The goal of any veterinarian is to uphold animal health and welfare and to prevent and relieve animal suffering; as stated in the oath we take upon entering the field.
Vet visits are clearly important for sick pets to get back on the road to health. But as we’ll discover, it’s also important to bring healthy pets to the vet. Below we explore 5 reasons why healthy pets should go to the vet; some points you’re probably already familiar with but others may be less obvious.
1. An Ounce of Prevention.
No doubt, if you’ve had a dog or cat for any length of time you are familiar with recommendations for core vaccines and parasite control measures. There are many diseases that are easily prevented by ensuring your pet is up to date on their vaccines. Some of these diseases, such as Rabies and Leptospirosis, can pose serious health concerns for you as well as your pet. Parasite prevention is also important for keeping pets healthy and we aren’t just talking about fleas. Intestinal parasites, heartworms, and ticks can also pose serious threats to your pet’s health making year-round prevention a feature of any wellness plan. Many of the conditions easily prevented by vaccines and parasiticides can have a lifelong impact on your pet’s health and some are life ending. As the saying goes: an ounce of prevention is worth a pound of cure.
2. Screen Time
No, we aren’t suggesting that your pet visit the vet’s office to binge watch a favorite show. Vet visits are an important time for health screening. Catching diseases early can have a huge positive impact on available treatments and on the ultimate outcome. Bringing your pet to the vet for a routine physical exam is a major part of this effort. Additionally, having your pet’s weight checked routinely will screen for loss or gain that may go undetected otherwise. Your trusted family veterinarian is trained to take note of changes that may seem insignificant but are worth further attention.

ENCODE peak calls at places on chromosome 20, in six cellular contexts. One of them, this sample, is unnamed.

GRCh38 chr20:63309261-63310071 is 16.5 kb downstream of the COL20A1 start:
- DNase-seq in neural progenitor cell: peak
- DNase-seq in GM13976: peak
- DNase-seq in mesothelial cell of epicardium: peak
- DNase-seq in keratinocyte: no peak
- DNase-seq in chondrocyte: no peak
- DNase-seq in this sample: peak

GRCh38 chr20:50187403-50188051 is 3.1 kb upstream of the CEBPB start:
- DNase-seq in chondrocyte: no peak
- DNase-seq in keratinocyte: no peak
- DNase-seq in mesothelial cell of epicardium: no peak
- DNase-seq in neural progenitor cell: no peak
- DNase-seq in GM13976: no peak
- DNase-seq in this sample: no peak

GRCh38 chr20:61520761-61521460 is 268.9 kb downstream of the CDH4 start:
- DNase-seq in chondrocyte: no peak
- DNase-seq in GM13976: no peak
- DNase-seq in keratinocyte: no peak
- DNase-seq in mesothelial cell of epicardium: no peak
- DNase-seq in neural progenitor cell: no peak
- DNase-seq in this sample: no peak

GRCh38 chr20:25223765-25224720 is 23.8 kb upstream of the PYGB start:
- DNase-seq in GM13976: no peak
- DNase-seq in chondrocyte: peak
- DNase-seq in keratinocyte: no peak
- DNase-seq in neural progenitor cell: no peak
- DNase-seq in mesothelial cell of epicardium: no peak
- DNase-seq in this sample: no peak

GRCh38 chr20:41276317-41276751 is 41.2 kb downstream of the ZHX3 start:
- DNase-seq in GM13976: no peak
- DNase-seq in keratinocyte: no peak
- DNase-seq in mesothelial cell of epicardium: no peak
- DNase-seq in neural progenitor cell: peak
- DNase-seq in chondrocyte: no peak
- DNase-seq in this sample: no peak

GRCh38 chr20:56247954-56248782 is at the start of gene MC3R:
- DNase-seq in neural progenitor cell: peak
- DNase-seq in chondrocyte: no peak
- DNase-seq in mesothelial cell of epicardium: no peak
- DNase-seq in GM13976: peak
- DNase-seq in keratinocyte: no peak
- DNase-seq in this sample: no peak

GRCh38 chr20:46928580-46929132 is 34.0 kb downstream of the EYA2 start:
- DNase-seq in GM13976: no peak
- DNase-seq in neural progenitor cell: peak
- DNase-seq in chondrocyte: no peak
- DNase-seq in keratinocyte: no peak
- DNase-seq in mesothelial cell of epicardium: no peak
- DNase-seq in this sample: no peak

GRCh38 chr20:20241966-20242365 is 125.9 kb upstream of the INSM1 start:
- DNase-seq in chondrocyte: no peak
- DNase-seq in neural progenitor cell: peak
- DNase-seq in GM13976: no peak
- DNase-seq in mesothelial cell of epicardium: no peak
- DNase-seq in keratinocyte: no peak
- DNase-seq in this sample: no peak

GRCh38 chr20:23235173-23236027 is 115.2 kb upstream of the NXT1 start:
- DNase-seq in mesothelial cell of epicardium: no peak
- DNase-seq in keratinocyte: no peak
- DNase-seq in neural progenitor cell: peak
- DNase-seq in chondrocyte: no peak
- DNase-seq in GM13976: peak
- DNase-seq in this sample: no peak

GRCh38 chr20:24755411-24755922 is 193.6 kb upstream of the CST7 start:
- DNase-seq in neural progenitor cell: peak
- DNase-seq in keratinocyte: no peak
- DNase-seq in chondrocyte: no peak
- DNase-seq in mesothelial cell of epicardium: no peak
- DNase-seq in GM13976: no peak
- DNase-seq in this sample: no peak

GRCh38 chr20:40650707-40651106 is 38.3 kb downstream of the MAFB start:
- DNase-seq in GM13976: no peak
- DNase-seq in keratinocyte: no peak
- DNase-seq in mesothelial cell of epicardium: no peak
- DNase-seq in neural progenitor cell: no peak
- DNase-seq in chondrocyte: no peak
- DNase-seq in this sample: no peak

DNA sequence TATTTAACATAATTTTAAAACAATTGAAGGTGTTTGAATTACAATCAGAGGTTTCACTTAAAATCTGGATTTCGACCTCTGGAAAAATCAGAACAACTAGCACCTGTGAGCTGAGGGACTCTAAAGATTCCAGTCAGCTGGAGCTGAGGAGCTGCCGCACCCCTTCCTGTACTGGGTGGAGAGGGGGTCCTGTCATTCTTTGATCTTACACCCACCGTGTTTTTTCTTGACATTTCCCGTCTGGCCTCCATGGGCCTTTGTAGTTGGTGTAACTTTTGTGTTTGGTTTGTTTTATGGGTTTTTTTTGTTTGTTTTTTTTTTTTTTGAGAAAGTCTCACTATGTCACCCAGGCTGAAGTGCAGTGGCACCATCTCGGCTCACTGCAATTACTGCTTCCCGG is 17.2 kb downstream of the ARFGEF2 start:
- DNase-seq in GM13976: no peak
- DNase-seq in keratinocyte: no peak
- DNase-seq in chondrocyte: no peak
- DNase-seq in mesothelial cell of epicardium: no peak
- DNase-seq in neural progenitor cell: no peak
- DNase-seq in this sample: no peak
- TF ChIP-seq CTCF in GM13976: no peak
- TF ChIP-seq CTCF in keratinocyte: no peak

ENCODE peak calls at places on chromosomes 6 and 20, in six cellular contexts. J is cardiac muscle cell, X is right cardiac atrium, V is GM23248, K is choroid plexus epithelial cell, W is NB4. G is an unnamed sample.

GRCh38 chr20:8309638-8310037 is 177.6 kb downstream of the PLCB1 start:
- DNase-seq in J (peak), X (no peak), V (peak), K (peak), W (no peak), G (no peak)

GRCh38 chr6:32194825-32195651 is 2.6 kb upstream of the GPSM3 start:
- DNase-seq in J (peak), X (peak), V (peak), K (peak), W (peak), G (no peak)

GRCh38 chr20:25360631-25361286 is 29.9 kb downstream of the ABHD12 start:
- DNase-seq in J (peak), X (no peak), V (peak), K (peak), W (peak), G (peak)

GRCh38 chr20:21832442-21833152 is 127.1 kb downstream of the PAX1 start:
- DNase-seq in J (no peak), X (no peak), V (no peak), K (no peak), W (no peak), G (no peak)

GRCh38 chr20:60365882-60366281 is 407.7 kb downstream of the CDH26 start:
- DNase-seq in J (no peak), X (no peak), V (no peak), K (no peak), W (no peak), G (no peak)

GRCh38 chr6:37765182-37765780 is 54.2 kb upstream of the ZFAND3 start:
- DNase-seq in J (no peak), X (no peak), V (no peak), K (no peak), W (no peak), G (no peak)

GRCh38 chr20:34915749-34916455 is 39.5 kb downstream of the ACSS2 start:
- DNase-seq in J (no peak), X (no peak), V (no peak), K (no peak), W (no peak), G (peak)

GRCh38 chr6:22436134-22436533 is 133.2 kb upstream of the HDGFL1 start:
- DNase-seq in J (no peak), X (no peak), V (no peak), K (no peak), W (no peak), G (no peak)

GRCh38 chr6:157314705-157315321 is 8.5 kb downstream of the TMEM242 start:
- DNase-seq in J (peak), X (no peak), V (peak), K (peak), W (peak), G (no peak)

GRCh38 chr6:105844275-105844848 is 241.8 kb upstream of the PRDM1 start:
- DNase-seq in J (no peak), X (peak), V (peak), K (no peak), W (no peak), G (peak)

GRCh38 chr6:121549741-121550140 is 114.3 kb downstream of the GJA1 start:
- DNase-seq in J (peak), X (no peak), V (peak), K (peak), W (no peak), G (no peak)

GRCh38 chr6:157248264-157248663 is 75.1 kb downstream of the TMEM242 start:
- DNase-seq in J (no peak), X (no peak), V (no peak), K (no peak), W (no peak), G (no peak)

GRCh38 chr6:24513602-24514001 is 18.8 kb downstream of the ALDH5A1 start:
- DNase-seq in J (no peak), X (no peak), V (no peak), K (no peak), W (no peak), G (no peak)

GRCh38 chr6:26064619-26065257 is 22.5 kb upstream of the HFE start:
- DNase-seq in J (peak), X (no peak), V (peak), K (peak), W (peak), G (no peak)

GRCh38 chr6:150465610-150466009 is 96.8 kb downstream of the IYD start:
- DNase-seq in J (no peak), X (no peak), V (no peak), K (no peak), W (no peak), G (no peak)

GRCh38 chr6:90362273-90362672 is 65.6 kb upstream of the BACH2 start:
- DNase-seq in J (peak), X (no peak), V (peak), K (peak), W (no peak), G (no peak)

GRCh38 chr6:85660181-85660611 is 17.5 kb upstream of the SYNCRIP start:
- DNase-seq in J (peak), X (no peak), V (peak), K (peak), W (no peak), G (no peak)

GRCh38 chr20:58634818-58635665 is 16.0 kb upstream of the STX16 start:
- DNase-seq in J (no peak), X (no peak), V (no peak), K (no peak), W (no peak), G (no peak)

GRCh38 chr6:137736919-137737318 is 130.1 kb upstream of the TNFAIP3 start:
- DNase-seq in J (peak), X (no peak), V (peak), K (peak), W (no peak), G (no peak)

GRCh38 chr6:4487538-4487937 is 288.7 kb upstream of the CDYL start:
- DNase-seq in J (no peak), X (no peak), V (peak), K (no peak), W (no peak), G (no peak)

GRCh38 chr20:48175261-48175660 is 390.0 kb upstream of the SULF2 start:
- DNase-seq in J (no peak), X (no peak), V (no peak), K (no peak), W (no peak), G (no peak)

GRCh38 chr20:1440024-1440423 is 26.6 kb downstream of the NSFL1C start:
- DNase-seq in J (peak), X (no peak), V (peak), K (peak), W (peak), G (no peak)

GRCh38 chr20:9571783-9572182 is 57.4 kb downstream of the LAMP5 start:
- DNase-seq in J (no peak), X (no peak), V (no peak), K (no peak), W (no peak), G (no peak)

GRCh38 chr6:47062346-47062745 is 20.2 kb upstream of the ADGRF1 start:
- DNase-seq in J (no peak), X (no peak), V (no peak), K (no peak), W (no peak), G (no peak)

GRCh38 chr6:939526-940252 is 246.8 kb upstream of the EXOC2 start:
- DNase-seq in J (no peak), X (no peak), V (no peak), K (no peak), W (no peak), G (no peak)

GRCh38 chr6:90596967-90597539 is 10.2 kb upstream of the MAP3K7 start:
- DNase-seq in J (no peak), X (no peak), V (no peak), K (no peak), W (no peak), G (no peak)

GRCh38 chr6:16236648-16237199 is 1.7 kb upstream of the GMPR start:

3.What is ‘Normal’ Anyway?
When assessing your pet’s vital signs such as heart rate, blood pressure, and respiratory rate your veterinarian will consider a range for what is normal. Reference ranges are well established but can represent a wide window of acceptable values. Bringing your pet in for checking vital signs and screening blood panels allows your vet to establish a baseline that is specific to your pet. This adds in sensitivity that may not otherwise be there. As an example, if your pet’s blood pressure is creeping up but still within the “normal” reference range, a one time spot check will not yield as much useful information as periodic readings which can show changes over time. Bringing your pet to the veterinarian while they are healthy helps determine what is normal in your pet; afterall, what is normal for some may be abnormal for others.
4. Conditional Love
Vets love animals, but the love isn’t always mutual. For pets who are uncomfortable at the vet's office or for young pets who haven’t yet formed an opinion, desensitization and conditioning are wonderful tools for helping them be confident during vet visits. Conditioning is useful for pets who are not yet fearful, giving them the opportunity to have purely positive experiences at the vet will help them associate veterinary visits with pleasurable things like treats and snuggles from staff. Desensitization is a long but powerful process by which a fearful pet is exposed to triggers in small but increasing doses, ensuring they remain calm at each step. This may mean driving to the vet and getting treats in the car before heading home, then next time entering the building and getting some treats from the receptionist before leaving. Speak with your veterinarian or an animal behaviorist to develop and plan tailored to your pet.
In case of emergency, it is beneficial to have an established relationship with a veterinary clinic or hospital. It may seem unimportant now, but simply knowing where the nearest clinic is, having the phone number saved in your contacts, and having a file started with all your pet’s information can save time and energy in an urgent situation. In a true emergency, your general practice veterinary staff can point you toward the best option for emergency care if they are not able to provide it.
The goal of any veterinarian is to uphold animal health and welfare and to prevent and relieve animal suffering; as stated in the oath we take upon entering the field. By partnering with a trusted veterinarian in your area, you can ensure your pet receives the preventative care they need and that your veterinarian has the information and relationship with your pet needed to best carry out their solemn oath.
Here are our frequently asked questions to help you feel fully informed and at ease.